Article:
Special counsel Robert Mueller at long last has turned over his final report to the Justice Department, according to The New York Times.
Attorney General William Barr informed Congress via letter on Friday stating that he was in possession of the report and would brief them on the special counsel’s findings possible as early as the weekend.
“I may be in a position to advise you of the special counsel’s principal conclusions as soon as this weekend,” Barr wrote to the leadership of the House and Senate Judiciary committees.
It now remains to be seen how much of the Russia report will be shared with Congress, and in turn, how much will be made public. Barr reiterated his stance that he remains “committed to as much transparency as possible” in releasing information to the American people.
The Times said those who know Mueller believe his report will be concise and free of opinion, concentrating only on his mandate “to explain his decisions to either seek or decline to seek criminal charges in a confidential report to the attorney general.”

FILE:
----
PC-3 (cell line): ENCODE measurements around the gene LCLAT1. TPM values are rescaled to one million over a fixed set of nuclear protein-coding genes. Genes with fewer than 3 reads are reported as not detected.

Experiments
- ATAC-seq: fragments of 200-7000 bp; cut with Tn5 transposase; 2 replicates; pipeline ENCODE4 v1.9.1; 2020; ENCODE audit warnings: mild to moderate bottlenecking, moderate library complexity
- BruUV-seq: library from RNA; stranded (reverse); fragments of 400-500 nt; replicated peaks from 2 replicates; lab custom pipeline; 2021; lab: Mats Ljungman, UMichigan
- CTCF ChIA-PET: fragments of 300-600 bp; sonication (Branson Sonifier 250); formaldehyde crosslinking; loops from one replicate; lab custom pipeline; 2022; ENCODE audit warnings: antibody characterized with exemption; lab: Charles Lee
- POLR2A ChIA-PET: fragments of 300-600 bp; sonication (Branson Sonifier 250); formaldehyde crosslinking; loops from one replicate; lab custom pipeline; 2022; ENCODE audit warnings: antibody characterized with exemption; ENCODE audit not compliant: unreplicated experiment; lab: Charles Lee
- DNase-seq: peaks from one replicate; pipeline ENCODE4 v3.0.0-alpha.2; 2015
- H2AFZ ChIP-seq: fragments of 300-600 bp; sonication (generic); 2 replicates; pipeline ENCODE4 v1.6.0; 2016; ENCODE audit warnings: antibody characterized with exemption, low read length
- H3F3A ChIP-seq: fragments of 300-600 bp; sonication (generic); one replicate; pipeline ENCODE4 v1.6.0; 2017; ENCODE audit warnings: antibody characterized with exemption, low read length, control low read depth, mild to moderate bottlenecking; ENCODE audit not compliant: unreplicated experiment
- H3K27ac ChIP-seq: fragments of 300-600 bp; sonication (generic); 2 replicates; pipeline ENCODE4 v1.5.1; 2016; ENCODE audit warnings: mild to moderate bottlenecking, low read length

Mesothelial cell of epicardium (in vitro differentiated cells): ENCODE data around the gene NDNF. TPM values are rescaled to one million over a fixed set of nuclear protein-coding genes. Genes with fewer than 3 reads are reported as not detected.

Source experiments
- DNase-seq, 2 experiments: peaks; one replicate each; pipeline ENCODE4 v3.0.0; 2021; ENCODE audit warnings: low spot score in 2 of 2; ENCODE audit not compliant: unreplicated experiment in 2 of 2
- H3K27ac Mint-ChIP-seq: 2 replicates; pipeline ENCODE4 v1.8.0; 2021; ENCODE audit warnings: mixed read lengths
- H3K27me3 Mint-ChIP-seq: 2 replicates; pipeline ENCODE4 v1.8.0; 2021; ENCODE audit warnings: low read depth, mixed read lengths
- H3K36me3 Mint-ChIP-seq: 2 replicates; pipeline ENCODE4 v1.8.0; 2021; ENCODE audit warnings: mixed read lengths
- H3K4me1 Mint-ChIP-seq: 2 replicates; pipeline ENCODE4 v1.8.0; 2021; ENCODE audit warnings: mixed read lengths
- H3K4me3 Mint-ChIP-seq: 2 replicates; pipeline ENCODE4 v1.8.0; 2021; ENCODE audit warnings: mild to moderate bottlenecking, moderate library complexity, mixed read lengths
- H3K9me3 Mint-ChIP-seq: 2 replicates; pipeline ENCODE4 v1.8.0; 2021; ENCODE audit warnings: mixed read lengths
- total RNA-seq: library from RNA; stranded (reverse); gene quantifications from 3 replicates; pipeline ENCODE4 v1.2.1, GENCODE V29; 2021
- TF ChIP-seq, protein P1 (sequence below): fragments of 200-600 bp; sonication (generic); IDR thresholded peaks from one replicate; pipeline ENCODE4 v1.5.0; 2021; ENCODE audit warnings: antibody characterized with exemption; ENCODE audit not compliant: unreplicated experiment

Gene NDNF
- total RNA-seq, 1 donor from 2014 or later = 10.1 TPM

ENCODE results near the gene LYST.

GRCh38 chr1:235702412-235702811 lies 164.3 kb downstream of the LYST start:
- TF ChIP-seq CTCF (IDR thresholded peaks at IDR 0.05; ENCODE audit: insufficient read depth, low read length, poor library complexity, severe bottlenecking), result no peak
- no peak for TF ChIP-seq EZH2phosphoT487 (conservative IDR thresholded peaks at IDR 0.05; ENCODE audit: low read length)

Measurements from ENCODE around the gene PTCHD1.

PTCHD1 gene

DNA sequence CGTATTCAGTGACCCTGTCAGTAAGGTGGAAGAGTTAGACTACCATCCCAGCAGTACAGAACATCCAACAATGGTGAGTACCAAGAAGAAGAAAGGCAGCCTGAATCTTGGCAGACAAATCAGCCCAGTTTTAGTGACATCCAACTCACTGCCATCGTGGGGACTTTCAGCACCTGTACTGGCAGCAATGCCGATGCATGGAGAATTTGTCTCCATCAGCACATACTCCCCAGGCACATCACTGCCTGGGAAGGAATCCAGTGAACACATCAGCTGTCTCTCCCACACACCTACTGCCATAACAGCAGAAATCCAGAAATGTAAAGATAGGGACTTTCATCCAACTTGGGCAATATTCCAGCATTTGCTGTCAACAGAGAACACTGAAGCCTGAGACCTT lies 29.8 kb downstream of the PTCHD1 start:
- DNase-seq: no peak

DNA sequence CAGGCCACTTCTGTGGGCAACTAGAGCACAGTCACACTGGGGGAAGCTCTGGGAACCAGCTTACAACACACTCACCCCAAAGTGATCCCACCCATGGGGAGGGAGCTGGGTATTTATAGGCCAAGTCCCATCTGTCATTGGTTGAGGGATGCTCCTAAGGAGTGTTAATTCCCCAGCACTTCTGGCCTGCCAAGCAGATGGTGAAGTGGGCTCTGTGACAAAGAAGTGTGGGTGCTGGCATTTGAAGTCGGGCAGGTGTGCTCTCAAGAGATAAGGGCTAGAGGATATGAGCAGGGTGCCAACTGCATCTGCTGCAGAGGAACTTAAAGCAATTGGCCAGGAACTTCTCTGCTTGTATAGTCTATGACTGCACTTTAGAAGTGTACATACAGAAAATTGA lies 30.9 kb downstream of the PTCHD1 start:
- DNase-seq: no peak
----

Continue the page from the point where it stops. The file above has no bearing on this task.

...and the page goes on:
Americans anxiously awaiting Mueller’s findings might be disappointed not to see any mention of Trump within its pages, the Times noted: “The department’s longstanding practice, with rare exceptions, is not to identify people who were merely investigative targets in order to avoid unfairly tainting their reputations, especially because they would have no chance to defend themselves in a court of law.”
Trump has repeatedly railed against the special counsel investigation, tweeting on average twice a day about a probe he refers to as a “hoax” and “witch hunt.”
This week, despite wrongly stating that Mueller was writing a report “out of the blue”, Trump said the report should be made public because people want to know what Mueller found.
“Let people see it,” Mr. Trump said. “There was no collusion. There was no obstruction. There was no nothing.”